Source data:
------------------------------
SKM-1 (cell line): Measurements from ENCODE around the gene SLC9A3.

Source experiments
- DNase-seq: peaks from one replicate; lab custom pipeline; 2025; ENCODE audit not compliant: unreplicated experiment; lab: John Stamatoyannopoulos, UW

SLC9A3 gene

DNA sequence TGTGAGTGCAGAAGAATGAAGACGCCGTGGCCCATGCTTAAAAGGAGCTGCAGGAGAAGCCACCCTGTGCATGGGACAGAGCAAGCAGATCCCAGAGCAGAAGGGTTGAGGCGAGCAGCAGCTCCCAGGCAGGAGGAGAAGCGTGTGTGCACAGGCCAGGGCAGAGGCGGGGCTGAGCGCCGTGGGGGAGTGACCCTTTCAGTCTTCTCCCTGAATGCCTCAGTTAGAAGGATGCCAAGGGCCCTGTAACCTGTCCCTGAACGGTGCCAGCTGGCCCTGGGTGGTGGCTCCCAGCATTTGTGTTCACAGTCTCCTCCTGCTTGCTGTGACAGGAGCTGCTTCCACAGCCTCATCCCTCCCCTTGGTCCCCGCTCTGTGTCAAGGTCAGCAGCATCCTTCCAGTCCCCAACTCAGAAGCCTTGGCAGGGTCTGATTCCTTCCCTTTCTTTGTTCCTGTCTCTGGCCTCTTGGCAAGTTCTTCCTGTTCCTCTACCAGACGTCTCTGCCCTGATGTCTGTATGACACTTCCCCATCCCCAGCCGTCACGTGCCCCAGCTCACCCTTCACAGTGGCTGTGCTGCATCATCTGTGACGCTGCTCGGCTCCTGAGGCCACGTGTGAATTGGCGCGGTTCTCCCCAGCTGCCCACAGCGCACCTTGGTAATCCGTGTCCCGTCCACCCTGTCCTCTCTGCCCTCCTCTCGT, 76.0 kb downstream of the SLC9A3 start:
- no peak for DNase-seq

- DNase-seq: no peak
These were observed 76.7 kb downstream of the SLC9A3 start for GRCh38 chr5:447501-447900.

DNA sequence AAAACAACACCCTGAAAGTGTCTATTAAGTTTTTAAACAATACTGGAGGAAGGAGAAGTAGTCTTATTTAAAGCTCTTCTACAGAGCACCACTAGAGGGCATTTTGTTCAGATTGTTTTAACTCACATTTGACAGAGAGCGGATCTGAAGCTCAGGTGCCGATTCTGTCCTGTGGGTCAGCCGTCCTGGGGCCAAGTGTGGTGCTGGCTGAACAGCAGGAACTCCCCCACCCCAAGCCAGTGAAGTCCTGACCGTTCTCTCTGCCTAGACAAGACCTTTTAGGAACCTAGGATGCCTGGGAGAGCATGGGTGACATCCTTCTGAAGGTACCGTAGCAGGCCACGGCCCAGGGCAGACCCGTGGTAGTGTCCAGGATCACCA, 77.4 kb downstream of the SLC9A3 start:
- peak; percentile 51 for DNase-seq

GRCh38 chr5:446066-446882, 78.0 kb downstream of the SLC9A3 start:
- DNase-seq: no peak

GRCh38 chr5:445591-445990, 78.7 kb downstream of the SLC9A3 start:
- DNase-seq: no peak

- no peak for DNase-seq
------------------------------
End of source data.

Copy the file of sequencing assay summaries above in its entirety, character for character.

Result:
SKM-1 (cell line): Measurements from ENCODE around the gene SLC9A3.

Source experiments
- DNase-seq: peaks from one replicate; lab custom pipeline; 2025; ENCODE audit not compliant: unreplicated experiment; lab: John Stamatoyannopoulos, UW

SLC9A3 gene

DNA sequence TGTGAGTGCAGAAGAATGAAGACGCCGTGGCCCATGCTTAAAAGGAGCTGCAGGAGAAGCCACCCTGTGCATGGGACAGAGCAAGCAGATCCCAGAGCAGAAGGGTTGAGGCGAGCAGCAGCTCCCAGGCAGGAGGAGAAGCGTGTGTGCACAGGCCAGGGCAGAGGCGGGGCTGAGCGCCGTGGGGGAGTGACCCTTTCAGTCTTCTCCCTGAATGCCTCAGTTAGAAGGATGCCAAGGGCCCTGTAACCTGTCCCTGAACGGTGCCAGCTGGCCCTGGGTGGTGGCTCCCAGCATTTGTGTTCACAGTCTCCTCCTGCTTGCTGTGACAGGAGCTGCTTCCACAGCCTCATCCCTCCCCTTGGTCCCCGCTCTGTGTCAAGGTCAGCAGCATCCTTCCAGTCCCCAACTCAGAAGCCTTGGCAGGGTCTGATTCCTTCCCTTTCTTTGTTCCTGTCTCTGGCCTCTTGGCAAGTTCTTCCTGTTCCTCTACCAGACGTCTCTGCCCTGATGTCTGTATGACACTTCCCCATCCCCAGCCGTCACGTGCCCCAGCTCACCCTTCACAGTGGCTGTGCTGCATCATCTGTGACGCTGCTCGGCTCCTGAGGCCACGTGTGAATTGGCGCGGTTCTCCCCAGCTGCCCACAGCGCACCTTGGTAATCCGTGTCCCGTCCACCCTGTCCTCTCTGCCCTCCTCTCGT, 76.0 kb downstream of the SLC9A3 start:
- no peak for DNase-seq

- DNase-seq: no peak
These were observed 76.7 kb downstream of the SLC9A3 start for GRCh38 chr5:447501-447900.

DNA sequence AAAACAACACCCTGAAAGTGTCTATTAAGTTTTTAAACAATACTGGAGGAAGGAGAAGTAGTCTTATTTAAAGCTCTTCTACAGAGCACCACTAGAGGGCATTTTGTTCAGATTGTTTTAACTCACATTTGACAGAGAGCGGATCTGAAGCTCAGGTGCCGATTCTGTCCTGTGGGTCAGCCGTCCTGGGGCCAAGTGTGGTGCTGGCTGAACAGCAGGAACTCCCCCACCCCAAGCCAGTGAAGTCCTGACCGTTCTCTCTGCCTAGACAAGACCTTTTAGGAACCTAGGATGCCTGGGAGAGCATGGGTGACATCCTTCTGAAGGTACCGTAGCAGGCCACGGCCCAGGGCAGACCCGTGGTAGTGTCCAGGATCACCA, 77.4 kb downstream of the SLC9A3 start:
- peak; percentile 51 for DNase-seq

GRCh38 chr5:446066-446882, 78.0 kb downstream of the SLC9A3 start:
- DNase-seq: no peak

GRCh38 chr5:445591-445990, 78.7 kb downstream of the SLC9A3 start:
- DNase-seq: no peak

- no peak for DNase-seq